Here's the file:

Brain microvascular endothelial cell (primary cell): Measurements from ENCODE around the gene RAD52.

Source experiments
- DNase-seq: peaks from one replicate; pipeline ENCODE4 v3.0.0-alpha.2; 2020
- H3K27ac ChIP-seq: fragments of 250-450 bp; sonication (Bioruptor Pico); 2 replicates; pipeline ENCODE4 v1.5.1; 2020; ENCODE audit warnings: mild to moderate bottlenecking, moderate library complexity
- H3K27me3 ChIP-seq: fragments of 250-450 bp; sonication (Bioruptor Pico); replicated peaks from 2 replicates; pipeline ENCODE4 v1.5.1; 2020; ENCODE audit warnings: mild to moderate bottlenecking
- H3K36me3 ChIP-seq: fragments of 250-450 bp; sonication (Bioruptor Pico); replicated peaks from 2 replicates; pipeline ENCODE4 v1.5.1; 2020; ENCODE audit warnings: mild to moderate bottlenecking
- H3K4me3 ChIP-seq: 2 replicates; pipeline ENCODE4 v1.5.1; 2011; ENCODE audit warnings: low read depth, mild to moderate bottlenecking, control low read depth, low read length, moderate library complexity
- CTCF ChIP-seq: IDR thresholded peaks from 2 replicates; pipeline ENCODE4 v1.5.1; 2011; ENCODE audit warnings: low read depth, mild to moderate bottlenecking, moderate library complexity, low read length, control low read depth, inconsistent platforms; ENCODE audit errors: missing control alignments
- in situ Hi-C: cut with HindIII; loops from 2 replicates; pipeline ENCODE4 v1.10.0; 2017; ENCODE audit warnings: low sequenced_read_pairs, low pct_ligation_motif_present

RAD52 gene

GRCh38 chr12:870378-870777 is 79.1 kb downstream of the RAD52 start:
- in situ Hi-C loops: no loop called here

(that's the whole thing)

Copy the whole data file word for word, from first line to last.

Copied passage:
Brain microvascular endothelial cell (primary cell): Measurements from ENCODE around the gene RAD52.

Source experiments
- DNase-seq: peaks from one replicate; pipeline ENCODE4 v3.0.0-alpha.2; 2020
- H3K27ac ChIP-seq: fragments of 250-450 bp; sonication (Bioruptor Pico); 2 replicates; pipeline ENCODE4 v1.5.1; 2020; ENCODE audit warnings: mild to moderate bottlenecking, moderate library complexity
- H3K27me3 ChIP-seq: fragments of 250-450 bp; sonication (Bioruptor Pico); replicated peaks from 2 replicates; pipeline ENCODE4 v1.5.1; 2020; ENCODE audit warnings: mild to moderate bottlenecking
- H3K36me3 ChIP-seq: fragments of 250-450 bp; sonication (Bioruptor Pico); replicated peaks from 2 replicates; pipeline ENCODE4 v1.5.1; 2020; ENCODE audit warnings: mild to moderate bottlenecking
- H3K4me3 ChIP-seq: 2 replicates; pipeline ENCODE4 v1.5.1; 2011; ENCODE audit warnings: low read depth, mild to moderate bottlenecking, control low read depth, low read length, moderate library complexity
- CTCF ChIP-seq: IDR thresholded peaks from 2 replicates; pipeline ENCODE4 v1.5.1; 2011; ENCODE audit warnings: low read depth, mild to moderate bottlenecking, moderate library complexity, low read length, control low read depth, inconsistent platforms; ENCODE audit errors: missing control alignments
- in situ Hi-C: cut with HindIII; loops from 2 replicates; pipeline ENCODE4 v1.10.0; 2017; ENCODE audit warnings: low sequenced_read_pairs, low pct_ligation_motif_present

RAD52 gene

GRCh38 chr12:870378-870777 is 79.1 kb downstream of the RAD52 start:
- in situ Hi-C loops: no loop called here